10.   Recently a very interesting project of your was funded in Kickstarter – Frankenstein Wars, a story conceived and designed by David Morris – probably the favorite foreign gamebook writer of the Bulgarian audience. Can you tell us a bit more about it? How is the project doing and when can we expect it?

Yes, Dave Morris is a great author (and a great person, too!) We adapted his Necklace of Skulls, we had dinner with he and his wife at their home when we attended the Fighting Fantasy Fest a couple of years ago, so yes, Dave’s someone special for us.

 Dave developed the concept of The Frankenstein Wars when he was working as a game designer in the video games industry some time ago (he worked at Eidos and Microsoft). The original idea was for a millionaire production, but I think the idea was too new for this industry that time and the video game was never developed. After talking with him, we decided to take the TFW idea to make a gamebook. Unfortunately, he was very busy in other projects and he didn’t have the time to write it, so Paul Gresty entered as the main writer, using some original storylines set by Dave himself like the basis to build the narrative.

 The project is doing slower than we expected, that’s for sure. There are several reasons: we decided to move our engine to Unity 3D for this project and Paul Gresty is writing TFW and Fabled Lands: The Serpent King’s Domain at the same time. The Unity engine is almost ready (everything is implemented and working but some things must be polished), the illustrations are almost ready, and Paul is progressing well with the text. We hope TFW will be launched next autumn.


 11.   So, when “Frankenstein wars” is ready, what will be next for you?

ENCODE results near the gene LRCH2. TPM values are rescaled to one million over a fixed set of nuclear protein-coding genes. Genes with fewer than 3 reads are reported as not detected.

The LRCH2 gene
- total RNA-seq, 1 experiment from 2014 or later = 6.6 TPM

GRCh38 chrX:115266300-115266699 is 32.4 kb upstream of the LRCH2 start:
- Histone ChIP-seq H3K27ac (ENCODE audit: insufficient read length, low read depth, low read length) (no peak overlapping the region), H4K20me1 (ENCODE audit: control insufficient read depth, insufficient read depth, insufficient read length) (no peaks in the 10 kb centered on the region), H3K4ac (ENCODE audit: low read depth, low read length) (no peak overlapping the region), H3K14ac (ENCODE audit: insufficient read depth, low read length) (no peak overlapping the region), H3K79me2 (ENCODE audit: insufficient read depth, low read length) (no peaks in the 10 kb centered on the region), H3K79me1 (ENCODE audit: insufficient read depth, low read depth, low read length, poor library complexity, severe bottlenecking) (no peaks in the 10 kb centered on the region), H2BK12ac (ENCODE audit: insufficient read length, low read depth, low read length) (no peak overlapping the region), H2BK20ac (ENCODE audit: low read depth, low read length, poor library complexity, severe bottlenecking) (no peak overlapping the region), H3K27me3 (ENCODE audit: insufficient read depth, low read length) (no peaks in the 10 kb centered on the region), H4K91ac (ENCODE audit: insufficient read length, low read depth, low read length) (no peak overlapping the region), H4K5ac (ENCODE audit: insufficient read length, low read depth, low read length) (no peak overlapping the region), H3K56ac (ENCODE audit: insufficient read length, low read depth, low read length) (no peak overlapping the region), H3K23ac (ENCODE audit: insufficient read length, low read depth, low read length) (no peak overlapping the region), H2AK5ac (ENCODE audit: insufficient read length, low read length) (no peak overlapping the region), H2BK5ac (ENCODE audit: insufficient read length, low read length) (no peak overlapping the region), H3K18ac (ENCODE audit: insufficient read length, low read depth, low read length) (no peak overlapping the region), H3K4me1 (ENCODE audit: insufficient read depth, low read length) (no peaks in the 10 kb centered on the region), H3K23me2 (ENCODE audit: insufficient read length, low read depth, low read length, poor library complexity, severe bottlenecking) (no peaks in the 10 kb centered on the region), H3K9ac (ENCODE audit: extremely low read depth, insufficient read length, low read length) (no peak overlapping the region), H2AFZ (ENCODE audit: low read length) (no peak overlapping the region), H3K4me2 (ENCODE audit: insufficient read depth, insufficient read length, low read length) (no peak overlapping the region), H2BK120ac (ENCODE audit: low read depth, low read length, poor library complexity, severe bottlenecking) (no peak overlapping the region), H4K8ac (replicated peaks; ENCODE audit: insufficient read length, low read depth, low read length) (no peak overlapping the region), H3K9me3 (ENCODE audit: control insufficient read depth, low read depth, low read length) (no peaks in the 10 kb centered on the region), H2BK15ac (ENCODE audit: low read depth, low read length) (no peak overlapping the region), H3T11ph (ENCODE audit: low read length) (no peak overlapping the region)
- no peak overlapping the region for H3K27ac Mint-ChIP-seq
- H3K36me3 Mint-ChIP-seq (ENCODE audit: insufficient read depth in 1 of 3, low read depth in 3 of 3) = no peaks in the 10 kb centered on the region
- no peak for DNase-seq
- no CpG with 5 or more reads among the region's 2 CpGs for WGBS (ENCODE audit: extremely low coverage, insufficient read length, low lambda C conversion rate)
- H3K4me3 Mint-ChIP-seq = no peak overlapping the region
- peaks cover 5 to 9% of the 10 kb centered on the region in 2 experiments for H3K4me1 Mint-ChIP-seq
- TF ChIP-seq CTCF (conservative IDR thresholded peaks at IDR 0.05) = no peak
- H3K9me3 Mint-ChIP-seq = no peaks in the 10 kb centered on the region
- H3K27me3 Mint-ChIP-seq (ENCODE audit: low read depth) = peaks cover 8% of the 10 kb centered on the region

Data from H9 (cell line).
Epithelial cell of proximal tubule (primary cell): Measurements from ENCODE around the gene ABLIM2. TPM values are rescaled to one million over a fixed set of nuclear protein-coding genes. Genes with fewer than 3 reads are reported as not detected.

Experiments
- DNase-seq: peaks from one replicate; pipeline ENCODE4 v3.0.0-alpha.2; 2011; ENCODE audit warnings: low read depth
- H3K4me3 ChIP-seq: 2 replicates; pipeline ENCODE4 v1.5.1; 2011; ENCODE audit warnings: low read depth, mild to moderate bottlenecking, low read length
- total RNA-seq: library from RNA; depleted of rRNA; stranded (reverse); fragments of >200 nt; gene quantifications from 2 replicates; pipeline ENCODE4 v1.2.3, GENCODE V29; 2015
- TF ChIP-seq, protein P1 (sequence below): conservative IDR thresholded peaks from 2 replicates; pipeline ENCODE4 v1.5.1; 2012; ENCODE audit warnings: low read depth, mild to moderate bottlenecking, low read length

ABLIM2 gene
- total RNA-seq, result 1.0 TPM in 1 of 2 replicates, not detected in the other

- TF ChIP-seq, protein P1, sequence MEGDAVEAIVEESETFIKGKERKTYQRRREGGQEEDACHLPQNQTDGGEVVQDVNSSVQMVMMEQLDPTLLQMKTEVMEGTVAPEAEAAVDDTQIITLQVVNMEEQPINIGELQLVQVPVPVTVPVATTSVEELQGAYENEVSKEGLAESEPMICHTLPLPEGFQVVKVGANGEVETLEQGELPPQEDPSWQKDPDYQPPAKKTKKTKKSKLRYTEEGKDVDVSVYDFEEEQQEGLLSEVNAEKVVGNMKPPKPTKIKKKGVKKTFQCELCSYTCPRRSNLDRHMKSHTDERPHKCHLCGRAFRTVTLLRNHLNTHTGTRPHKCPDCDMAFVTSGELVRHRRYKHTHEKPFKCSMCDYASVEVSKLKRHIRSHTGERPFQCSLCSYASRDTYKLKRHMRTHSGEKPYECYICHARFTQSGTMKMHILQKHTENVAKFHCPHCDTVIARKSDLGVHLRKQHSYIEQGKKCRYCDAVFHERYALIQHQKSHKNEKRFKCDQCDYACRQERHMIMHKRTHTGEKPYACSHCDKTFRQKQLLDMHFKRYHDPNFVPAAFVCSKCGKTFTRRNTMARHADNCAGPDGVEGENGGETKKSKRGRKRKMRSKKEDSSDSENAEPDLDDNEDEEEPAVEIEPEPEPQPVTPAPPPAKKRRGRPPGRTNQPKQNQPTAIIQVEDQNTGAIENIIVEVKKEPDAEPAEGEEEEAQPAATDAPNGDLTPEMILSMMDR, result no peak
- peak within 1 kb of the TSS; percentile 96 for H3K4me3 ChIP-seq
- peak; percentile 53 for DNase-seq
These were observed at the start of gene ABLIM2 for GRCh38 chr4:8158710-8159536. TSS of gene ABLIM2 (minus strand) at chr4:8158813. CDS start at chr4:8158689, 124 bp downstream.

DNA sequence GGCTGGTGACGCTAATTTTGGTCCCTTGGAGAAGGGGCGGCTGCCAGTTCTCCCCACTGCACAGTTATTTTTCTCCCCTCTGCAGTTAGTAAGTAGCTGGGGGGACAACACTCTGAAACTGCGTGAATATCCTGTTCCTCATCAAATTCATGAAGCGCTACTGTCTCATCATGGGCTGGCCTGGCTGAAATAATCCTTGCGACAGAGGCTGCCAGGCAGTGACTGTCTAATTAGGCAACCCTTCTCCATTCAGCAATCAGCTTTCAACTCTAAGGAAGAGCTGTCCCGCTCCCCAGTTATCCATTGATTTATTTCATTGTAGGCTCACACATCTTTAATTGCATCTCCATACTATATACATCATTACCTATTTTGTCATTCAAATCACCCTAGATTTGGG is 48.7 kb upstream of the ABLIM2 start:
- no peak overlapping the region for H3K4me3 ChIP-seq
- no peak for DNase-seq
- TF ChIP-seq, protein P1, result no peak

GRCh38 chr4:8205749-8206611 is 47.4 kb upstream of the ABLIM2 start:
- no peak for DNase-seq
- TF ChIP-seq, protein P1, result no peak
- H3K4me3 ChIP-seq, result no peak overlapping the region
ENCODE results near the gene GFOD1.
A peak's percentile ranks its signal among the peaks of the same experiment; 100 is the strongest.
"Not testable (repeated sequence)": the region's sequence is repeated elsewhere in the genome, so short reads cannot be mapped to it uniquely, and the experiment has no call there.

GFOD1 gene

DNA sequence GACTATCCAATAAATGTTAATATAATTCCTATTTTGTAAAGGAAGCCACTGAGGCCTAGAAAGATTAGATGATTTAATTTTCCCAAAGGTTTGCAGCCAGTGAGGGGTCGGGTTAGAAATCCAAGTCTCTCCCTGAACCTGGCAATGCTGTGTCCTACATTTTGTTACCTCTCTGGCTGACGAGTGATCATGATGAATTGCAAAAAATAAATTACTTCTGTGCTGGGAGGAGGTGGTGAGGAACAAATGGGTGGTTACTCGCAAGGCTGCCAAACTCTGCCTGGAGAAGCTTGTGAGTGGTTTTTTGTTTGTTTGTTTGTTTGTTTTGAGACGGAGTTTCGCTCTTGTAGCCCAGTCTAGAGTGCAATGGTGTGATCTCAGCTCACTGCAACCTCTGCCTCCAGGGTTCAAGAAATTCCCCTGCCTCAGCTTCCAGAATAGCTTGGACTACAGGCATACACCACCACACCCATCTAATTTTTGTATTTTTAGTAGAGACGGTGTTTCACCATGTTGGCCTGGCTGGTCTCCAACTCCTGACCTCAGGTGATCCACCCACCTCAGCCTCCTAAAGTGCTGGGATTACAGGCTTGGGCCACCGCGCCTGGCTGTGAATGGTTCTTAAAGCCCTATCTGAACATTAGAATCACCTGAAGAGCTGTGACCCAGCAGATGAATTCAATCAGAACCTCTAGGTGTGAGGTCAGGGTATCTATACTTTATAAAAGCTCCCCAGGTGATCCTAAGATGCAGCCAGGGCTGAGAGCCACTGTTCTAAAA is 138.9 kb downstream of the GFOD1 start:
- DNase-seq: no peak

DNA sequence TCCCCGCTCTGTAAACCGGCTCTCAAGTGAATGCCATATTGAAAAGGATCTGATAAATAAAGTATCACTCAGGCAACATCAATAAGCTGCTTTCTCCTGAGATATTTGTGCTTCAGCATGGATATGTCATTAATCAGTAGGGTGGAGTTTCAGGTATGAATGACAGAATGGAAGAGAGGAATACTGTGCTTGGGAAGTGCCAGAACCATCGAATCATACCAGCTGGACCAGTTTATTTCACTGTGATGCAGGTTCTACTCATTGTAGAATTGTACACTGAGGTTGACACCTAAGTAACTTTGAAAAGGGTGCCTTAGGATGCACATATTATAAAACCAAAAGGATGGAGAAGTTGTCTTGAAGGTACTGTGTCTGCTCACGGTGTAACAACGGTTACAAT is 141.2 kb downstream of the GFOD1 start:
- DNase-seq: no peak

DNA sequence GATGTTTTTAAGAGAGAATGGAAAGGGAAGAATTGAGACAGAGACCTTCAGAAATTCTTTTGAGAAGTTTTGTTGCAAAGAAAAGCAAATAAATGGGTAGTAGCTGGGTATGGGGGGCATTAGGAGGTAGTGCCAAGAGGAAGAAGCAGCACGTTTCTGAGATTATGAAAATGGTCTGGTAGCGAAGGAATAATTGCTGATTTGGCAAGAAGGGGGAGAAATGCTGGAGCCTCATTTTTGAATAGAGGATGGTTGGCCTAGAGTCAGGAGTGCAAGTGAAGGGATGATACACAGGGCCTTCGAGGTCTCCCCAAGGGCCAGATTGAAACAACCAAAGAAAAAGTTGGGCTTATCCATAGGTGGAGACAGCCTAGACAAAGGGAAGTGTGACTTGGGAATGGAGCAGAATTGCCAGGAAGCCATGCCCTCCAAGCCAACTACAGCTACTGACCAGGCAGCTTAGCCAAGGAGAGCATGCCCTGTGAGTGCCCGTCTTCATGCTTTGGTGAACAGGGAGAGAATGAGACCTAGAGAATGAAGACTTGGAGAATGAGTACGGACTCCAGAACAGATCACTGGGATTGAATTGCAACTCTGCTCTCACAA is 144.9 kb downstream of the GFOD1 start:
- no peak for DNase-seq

In fact we’re already working on side projects. We can’t stop launching more gamebooks, so while working on TFW we’ve used our basic engine to build Deadman Diaries, a noir CYOA where you have to find the single good ending and all the death endings. We’re launching Deadman Diaries both for iOS and Android on the 7th of July.

Deadman Diaries app promo

 12.   Can you add something about “Deadman Diaries”?

“Deadman Diaries” is an introduction to Gamebook genre (an evolution of popularly known “Choose-your-own-adventure”), so the game has been designed to be quick and easy to read. This story is staged away from the typical worlds of sci-fi and fantasy to present a contemporary ‘black’ and neo-noir thriller drawing from referents like the cinema of Scorsese and the Coen Brothers, and TV series such as The Sopranos, without ignoring the influence of the most classical cinema ‘noir’ and the thrillers of James M.Cain and Patricia Highsmith.

Great care has therefore been taken over the presentation and the graphic appearance with classical style illustrations by Gerard Freixes, which stage the different endings, its own soundtrack with airs of free jazz and views of “Round About Midnight” by Miles Davis.

Using the form of a personal diary, something new in the gamebooks world, readers are immersed in the life of John Riggs, a bank worker who has to pay off a gambling debt that will lead him to different illegal, and often lethal, situations.

Readers are given different options and can choose between trying to save the character or killing him off in as many ways as possible.
“Deadman Diaries” is available in English, Spanish and Catalan for iOS and Android mobile devices. The special launch price is $0.99 / €0.99 / £0.99  both on AppStore and GooglePlay.


 On the behalf of the gamebook fans in Bulgaria, thank you for your time and insights, you’ve been great. We are wishing Cubus all the best and don’t forget to share those Kickstarter campaigns ;)

Thanks to you! It’s been a pleasure to share this time with such a nice people. Keep supporting the gamebook genre! Long life to the geek!

  > Official Cubus games site

  > Read more about the gamebooks in Spain


( 23 August 2016 )

Cubus games team